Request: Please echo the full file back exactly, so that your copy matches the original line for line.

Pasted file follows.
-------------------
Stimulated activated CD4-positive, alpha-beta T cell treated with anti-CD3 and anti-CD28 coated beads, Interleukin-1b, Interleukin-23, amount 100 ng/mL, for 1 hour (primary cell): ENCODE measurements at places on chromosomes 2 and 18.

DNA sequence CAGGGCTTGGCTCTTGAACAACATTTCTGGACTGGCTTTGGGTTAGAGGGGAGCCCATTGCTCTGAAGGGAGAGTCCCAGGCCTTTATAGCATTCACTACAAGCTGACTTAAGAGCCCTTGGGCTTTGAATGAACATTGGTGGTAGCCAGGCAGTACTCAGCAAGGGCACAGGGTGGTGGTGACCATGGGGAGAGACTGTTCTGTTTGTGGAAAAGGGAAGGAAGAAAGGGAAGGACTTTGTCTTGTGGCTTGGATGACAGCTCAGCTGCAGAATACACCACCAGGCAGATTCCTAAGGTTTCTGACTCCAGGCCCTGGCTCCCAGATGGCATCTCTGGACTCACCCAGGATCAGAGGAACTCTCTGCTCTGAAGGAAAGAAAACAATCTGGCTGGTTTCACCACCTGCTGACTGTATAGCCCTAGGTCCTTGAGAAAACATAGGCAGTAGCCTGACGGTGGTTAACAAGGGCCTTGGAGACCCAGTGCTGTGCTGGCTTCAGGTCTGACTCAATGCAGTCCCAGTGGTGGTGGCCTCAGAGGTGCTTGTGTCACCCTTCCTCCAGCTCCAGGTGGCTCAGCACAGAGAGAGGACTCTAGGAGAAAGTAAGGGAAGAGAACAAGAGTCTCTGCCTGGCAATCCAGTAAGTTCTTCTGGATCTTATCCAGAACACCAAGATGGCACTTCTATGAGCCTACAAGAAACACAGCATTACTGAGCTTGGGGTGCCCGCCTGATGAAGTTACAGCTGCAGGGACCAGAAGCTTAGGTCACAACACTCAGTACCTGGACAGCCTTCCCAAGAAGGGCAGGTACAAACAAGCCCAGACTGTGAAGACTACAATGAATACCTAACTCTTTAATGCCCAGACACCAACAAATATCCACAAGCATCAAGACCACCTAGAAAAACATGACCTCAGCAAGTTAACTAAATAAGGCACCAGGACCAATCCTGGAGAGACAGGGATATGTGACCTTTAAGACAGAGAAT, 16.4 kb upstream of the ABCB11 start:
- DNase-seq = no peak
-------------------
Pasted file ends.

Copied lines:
Stimulated activated CD4-positive, alpha-beta T cell treated with anti-CD3 and anti-CD28 coated beads, Interleukin-1b, Interleukin-23, amount 100 ng/mL, for 1 hour (primary cell): ENCODE measurements at places on chromosomes 2 and 18.

DNA sequence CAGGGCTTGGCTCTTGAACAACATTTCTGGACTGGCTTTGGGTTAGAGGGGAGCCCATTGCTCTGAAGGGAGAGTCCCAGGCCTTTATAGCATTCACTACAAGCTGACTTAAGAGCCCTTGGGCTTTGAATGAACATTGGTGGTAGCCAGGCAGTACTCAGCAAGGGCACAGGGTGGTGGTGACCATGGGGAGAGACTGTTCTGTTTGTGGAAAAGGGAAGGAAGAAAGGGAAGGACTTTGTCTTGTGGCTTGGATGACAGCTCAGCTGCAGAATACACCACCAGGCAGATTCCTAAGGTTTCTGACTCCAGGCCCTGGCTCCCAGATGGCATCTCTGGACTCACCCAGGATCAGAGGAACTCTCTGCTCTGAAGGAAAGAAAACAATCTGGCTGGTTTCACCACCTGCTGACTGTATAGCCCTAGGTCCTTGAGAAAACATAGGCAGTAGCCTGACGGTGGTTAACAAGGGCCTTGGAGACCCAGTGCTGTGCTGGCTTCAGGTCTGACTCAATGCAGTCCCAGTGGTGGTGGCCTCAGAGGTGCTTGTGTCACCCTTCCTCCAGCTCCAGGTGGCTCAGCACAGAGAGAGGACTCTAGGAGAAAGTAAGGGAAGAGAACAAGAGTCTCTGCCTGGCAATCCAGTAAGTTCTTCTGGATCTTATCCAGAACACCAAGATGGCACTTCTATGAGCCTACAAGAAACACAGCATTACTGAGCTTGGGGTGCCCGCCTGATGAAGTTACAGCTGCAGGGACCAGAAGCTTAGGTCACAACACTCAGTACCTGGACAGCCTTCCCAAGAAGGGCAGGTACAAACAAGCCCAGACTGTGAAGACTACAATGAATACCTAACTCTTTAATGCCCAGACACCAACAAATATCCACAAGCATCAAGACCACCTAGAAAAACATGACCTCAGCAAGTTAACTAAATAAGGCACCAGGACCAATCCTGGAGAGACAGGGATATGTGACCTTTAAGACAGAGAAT, 16.4 kb upstream of the ABCB11 start:
- DNase-seq = no peak